In 1996, Australia made a smart decision. They put very strict laws in place about who can possess firearms. It’s impossible to know just how great of an impact this law has made, but just one look at the gun violence horror that is occurring in other countries, where gun laws are not so strict, we can just imagine.
One country where gun violence continues day in and day out is America. One woman who has lived with the emotional and physical trauma of gun violence is La’Shea Cretain. She is a Moms Demand Action volunteer and a Senior Survivor Fellow with the Everytown Survivor Network.
This is her story.
Warning: Graphic content
La’Shea grew up in Louisiana, in a small, tight-knit community. She met her then-boyfriend when she was in 10th grade and gave birth to her first child, a son, shortly after. One week after graduating high school, in May 1996, she had her second child, a daughter.
She was 18 years old, with two under two. She loved her children dearly, but, her relationship with her then-boyfriend was anything but perfect.
“My relationship with my children’s father had grown more and more physically and emotionally abusive since we’d met sophomore year. And I didn’t tell anyone,” La’Shea bravely shares with Scary Mommy.
“Instead, I made every possible effort to separate from him the summer after graduation. I didn’t live with him or accept money from him to support the children.”
LaShea got a job at Mcdonald’s and lived with her family. She spent as much time as she could with her babies all the while trying to remain away from her ex-partner.
He started stalking me at work, hovering outside the restaurant and staring me down. I once saw him pull a gun on someone, so I suspected he was armed, and I already knew he was not above physical violence towards me. At 18, I was living in silent fear, every day, alone, with a two-year-old and a newborn.”
In August, La’Shea went to the police. She told them the truth – that her ex was terrorising her, that he’d been abusive. That she didn’t know what to do.
They told me they’d talk to him, but that was that. It was the only time I ever asked for help and they reacted exactly the way I predicted they would: by shrugging it off and forgetting. So I tried to forget too.”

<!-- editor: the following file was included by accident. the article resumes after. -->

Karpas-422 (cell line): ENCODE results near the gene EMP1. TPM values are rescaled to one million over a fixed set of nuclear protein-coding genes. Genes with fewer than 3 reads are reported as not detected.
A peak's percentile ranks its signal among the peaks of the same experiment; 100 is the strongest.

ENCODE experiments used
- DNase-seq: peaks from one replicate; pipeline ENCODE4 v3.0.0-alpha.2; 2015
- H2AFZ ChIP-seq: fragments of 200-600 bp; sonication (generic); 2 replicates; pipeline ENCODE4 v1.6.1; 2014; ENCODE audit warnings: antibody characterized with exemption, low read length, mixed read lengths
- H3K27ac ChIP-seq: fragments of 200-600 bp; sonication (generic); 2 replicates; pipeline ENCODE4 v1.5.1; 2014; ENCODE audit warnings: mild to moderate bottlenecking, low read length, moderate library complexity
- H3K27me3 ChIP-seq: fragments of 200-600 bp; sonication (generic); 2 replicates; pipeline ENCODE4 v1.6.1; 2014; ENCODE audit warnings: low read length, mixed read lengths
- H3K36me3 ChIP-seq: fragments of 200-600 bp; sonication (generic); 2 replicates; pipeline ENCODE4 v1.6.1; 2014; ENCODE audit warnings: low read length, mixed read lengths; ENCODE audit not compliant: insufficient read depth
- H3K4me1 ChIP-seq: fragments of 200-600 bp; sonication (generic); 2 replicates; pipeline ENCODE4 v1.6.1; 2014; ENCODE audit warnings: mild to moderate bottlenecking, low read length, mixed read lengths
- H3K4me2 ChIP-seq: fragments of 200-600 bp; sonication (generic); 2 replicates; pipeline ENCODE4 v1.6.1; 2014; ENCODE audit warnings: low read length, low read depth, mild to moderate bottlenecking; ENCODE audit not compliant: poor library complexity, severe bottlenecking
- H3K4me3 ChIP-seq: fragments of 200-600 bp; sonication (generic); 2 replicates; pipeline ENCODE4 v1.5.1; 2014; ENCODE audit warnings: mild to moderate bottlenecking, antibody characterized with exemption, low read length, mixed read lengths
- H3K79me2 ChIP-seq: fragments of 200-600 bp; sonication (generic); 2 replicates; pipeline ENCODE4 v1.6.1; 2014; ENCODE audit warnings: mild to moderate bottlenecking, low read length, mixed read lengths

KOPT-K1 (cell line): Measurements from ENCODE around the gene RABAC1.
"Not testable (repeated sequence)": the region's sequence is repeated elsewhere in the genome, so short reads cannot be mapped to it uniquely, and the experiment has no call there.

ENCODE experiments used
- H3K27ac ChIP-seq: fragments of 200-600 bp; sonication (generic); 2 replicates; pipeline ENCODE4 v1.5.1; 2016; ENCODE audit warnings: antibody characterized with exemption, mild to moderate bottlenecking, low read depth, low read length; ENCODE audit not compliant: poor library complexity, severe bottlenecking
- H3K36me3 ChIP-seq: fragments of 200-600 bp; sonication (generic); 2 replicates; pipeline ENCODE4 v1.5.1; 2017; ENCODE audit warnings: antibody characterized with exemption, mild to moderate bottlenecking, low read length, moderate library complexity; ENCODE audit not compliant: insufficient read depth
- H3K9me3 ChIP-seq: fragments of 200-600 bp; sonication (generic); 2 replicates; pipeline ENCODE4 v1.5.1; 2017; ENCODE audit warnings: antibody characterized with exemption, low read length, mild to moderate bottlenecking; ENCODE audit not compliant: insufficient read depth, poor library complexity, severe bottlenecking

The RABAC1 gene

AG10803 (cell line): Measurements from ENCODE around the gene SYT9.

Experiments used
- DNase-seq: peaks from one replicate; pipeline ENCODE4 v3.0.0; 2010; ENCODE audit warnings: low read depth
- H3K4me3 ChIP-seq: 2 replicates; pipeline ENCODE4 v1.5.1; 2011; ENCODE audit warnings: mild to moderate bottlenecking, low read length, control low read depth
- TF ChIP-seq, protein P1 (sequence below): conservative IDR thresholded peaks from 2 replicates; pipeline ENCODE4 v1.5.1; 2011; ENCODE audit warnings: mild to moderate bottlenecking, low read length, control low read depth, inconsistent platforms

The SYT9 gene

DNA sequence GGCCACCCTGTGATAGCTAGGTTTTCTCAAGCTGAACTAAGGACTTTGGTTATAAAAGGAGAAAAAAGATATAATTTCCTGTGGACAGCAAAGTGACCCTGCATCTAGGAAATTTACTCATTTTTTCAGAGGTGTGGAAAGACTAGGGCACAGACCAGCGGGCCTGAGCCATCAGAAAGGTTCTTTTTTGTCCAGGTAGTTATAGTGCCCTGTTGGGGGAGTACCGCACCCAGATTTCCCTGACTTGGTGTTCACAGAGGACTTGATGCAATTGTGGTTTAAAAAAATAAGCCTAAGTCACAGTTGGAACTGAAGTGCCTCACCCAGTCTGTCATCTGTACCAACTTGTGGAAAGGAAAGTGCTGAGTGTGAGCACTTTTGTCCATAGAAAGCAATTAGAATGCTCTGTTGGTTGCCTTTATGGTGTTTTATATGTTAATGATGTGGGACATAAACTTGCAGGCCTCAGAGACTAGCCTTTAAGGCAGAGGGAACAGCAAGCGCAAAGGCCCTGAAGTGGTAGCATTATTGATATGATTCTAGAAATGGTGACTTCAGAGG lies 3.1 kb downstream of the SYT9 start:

Shot 5 times in front of our children
On October 3rd 1996, La’Shea’s world changed forever. She and her children were at her aunt’s house when her ex showed up.
He asked me to leave with him, and I refused multiple times.
He came back a few hours later with a gun, demanding I go with him again. And at 2:48pm, he shot me five times in front of our children before shooting and killing himself.”
La’Shea was in a coma for several weeks.
However, even when in a coma, she recalls the relief she felt. Knowing that her children, her aunt, her family had been spared. Knowing that he would never hurt anyone again.
Any one of them could have been in the hospital like me or killed because my ex had access to a firearm.”
La’Shea eventually left the hospital and returned home to her babies. She moved away and started a new life. She got a bachelor’s degree in business and made a loving home for her children.
‘I still live with five bullets inside me’
For several years, she never spoke about the incident but she did visit Louisiana every year and brought her children to their father’s grave. But she never told her story.
It wasn’t until her daughter was 18, the same age that La’Shea was when she was shot, that she spoke up.
[My daughter] asked me about her father, and I didn’t lie. With her support, I began sharing my story publicly for the first time.
I still live with the five bullets inside me, but they don’t have power over me. Instead, I named them after the five elements that help me as I continue to heal — FIGHT, FAMILY, FAITH, FORGIVE and FORGET.
By sharing my story, I hope other survivors or victims of domestic violence understand that they’re not alone. Trust the strength of your voice, and know that there are people out there who are fighting for you and are here to help you when you’re ready. It’s what I wish I knew.”
This October will mark 26 years since La’Shea’s shooting. She now uses her voice to empower survivors of domestic violence across the country. She advocates for commonsense policies that support and protect all survivors of domestic violence, including non-married partners, by preventing abusers from possessing firearms.
I know that my story is one of far too many in a country where gun-related violence towards women continues to devastate lives.
This can and does happen to anyone, at any time, at any age. Abusers with access to a gun are five times more likely to kill their female victims, and nearly one million women in the U.S. alive today have reported being shot or shot at by an intimate partner.
I also know first hand that guns can be used as tools of fear and intimidation to terrorize, coerce or control people.”
October is Domestic Violence Awareness Month, a time to elevate survivor stories and ensure that victims have access to resources to discuss domestic violence and to seek help.
1 in 6
While Australia may have stricter gun laws in place, domestic violence is disturbingly common. According to Mission Australia:
- 1 in 6 women has experienced physical or sexual violence by a current or former partner, while for men it is 1 in 16.
- 1 in 5 women and 1 in 20 men have experienced sexual violence.
- On average, 1 woman a week and 1 man a month are killed by a current or former partner.
Know someone affected by domestic and family violence?
If you are experiencing abuse or violence it is not your fault. There are support services that can help you. If your life is in danger, call 000. For 24/7 domestic violence counselling call the National Sexual Assault, Family & Domestic Violence Counselling Line on 1800 RESPECT (1800 737 732).